Dec 31, 2007

"The New American Bible": A Voice From the Past

Online Edition – Vol. IV: No. 3, May/June 1998

"The New American Bible": A Voice From the Past

During the US bishops’ discussion of the proposed revision of the Lectionary for Mass based on the New American Bible [NAB] and the Revised New American Bible [RNAB] New Testament translations, some bishops said that the 1970 NAB was an unsatisfactory and outdated translation. One bishop said that the RNAB did not make adequate use of the Qumran documents, better known as the Dead Sea Scrolls. A majority of bishops voted to approve the revised Lectionary, subject to review in five years.

As a matter of historical interest, quoted below are the concluding paragraphs from an essay, "The New American Bible", by Jesuit scripture scholar,

Richard Clifford, SJ

, which appeared in


Nov 21, 1970 (p 435-436). When he wrote this essay praising the NAB, Father Clifford had recently received his PhD in Old Testament from Harvard University (in June 1970), and was then assistant professor at Weston School of Theology in Cambridge, Massachusetts, and visiting lecturer at Harvard.

Father Clifford was a principal editor of the 1991 Revised NAB Psalter, a version rejected for liturgical use by the Holy See in 1994.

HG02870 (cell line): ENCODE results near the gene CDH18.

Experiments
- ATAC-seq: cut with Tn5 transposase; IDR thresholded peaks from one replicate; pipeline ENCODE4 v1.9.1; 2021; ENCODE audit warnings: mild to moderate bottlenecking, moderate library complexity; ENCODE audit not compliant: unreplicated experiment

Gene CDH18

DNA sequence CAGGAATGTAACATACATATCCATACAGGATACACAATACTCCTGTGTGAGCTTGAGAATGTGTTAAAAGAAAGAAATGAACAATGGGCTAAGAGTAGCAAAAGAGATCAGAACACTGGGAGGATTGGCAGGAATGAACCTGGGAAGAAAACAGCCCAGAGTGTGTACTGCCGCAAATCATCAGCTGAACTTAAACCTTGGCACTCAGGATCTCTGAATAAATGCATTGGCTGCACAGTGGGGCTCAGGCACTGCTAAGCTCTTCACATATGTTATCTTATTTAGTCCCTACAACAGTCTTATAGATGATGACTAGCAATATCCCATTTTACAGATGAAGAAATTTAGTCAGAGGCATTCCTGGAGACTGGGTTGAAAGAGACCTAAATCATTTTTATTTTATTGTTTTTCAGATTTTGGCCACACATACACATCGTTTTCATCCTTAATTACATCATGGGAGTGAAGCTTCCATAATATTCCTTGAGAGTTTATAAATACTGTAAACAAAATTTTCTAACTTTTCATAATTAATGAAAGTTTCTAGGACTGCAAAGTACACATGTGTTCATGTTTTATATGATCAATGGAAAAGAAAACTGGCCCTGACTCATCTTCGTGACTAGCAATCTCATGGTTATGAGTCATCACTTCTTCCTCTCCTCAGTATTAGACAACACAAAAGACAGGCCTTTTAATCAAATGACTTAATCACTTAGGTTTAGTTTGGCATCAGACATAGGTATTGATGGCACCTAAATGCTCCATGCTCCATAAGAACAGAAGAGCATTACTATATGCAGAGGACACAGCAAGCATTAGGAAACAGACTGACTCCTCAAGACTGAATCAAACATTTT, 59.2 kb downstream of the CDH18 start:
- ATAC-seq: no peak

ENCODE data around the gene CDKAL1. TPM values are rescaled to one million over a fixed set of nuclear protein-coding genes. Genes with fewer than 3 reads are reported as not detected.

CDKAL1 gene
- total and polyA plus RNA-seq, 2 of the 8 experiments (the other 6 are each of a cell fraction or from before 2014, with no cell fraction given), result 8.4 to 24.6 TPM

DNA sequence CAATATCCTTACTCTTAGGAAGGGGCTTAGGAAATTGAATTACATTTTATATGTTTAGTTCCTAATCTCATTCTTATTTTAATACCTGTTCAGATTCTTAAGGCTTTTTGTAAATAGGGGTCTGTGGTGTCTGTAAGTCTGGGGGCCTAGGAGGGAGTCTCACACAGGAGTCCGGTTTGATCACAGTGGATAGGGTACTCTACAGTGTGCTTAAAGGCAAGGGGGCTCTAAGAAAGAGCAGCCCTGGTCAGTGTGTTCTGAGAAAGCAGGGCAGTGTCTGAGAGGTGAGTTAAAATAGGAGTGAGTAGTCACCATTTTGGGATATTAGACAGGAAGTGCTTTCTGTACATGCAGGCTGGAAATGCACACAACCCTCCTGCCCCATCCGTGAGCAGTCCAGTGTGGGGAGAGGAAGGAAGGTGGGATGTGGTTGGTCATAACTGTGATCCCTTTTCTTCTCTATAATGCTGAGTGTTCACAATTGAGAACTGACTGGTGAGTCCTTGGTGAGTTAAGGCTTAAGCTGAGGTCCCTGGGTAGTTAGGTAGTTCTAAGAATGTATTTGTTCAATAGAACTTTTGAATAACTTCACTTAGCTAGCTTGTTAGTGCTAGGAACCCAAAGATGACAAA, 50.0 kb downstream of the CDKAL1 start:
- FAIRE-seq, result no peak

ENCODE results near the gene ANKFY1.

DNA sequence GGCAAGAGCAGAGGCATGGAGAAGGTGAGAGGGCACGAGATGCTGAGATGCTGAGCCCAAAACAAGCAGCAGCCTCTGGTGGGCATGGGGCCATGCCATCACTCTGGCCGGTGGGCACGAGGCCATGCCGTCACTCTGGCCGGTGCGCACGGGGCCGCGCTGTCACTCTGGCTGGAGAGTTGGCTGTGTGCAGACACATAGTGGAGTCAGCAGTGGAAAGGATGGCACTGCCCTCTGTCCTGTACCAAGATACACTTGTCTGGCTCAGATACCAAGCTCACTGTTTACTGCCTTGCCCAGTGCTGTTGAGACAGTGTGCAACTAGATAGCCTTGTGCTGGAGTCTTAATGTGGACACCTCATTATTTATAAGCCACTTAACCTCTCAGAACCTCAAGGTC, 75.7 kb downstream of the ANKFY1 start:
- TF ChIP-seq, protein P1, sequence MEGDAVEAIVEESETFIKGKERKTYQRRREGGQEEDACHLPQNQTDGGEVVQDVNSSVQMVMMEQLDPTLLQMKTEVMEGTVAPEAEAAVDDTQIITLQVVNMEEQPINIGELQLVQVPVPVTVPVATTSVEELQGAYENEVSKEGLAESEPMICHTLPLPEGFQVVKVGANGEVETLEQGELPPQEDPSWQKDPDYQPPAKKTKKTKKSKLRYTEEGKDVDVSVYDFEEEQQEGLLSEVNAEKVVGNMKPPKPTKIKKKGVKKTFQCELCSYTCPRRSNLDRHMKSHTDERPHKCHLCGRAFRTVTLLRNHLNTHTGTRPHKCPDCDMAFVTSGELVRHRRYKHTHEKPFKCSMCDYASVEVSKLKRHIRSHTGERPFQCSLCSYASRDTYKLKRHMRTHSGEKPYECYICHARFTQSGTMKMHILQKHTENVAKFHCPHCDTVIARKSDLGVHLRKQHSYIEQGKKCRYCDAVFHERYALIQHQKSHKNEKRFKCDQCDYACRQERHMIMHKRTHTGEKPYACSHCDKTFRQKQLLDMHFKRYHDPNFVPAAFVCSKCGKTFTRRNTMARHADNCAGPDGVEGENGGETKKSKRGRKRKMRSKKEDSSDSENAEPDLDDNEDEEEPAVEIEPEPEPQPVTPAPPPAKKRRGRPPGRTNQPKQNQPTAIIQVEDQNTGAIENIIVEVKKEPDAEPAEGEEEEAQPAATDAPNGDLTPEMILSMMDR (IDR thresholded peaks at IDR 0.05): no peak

"The NAB is also the first complete Bible to make full use of our greatly expanded knowledge of the ancient texts and versions. The Dead Sea Scrolls, discovered in 1948, have enabled scholars to reconstruct the history of textual transmission and to use ancient versions of the Bible more intelligently in reconstructing text. The resulting corrections and additions to the biblical text may appear minor when taken singly, but the over-all result is a Bible that is open to new discoveries.

"In one unfortunate instance, the NAB reflects American Catholic culture. ‘The young woman (‘almah’) will conceive and bear a child’ is rendered by misguided episcopal command, ‘The virgin shall be with child , and bear a son’ (Is 7:14). Translation of the Hebrew word ‘almah, ‘young woman’ as ‘virgin’ is the interpretation of the Greek translators in the third century BC, and is not the meaning of Isaiah, the eighty-century prophet.

"…The translation is without doubt the most modern and the most (American) idiomatic translation of the Bible in English that we now have. In short, it lives up to its name — the New American Bible".

Father Clifford’s claim that the use of the word "virgin" in the Isaiah passage was a "misguided" translation of the Hebrew is not sustained by the Neo-Vulgate translation, which renders Isaiah 7:14,

Ecce, concipiet virgo…

[Behold, a virgin shall conceive]. The Neo-Vulgate is the Latin version of the Bible authorized by the Holy See. It was translated directly from the original Hebrew text, not from the Greek Septuagint as the original Vulgate had been — although the old Vulgate rendered the same phrase only slightly differently,

Ecce virgo concipiet

We think it would be hard to maintain that the word "virgin" is influenced by contemporary American Catholic culture.

–Helen Hull Hitchcock

(Helen Hull Hitchcock is the Editor of the Adoremus Bulletin and founder of

Women for Faith and Family




The Editors